The artist Tōshūsai Sharaku worked for a only a brief period, for ten months between 1794 and 1795. Very little is known of him before or after this period and his identity is the object of much conjecture among historians of Japanese art. The most likely theory is that he was one Saitō Jūrobei originally a nō actor in the service of the Lord of Awa.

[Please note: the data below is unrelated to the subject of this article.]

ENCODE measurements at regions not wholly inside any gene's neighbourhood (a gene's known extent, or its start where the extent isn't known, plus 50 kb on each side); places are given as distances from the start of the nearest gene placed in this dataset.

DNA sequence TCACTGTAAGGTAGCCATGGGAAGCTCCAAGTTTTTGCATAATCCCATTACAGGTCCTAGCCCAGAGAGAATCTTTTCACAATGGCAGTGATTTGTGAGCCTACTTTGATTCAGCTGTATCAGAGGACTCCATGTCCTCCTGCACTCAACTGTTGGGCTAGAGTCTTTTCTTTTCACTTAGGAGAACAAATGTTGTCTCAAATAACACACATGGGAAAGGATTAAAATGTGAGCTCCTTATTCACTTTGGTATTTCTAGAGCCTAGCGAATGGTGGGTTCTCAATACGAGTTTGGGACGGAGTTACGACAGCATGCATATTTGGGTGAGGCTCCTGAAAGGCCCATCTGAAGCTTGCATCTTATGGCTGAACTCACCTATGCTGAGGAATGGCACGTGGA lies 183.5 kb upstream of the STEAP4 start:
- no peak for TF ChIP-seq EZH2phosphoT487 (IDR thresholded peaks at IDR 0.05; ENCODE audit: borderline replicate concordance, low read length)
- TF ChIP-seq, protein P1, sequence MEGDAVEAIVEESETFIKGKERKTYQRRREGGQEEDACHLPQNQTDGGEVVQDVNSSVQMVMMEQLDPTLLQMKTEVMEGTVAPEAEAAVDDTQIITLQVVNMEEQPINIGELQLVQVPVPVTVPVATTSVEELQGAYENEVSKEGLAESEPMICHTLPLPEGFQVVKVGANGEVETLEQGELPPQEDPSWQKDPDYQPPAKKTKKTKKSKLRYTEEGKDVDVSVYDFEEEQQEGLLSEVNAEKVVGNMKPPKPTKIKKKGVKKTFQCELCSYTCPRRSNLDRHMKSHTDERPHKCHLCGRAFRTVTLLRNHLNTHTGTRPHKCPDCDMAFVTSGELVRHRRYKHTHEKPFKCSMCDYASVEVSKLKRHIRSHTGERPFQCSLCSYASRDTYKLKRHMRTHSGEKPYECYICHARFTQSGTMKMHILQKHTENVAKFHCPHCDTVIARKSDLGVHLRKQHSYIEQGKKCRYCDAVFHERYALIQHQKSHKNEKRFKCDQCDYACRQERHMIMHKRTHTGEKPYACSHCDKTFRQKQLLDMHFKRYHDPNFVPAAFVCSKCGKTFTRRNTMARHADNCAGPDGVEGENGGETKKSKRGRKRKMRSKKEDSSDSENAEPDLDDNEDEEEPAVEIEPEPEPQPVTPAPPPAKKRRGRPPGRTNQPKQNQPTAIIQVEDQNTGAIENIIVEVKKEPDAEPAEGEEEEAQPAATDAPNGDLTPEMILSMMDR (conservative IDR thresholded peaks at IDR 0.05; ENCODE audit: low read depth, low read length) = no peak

Sharaku had a special talent for characterizing his subjects by differentiating their facial features. Furthermore, the development of the okubi-e (‘large head' portraits) in the mid-1790s encouraged a more penetrating analysis of character. This print shows a scene from the play 'A Medley of Tales of Revenge' (Katakiuchi noriai-banashi) performed at the Kiri Theatre in the fifth month of 1794. The two subjects are strongly contrasted. On the right, Wadaemon in the role of Bodara no Chōzaemon, a customer visiting a house of pleasure, with his sharp, angular features, pleads with Kanagawaya Gon, the chubby boatman, played by Konozō. The boatman's narrowed eyes and snub nose suggest that he is bent on striking a hard bargain.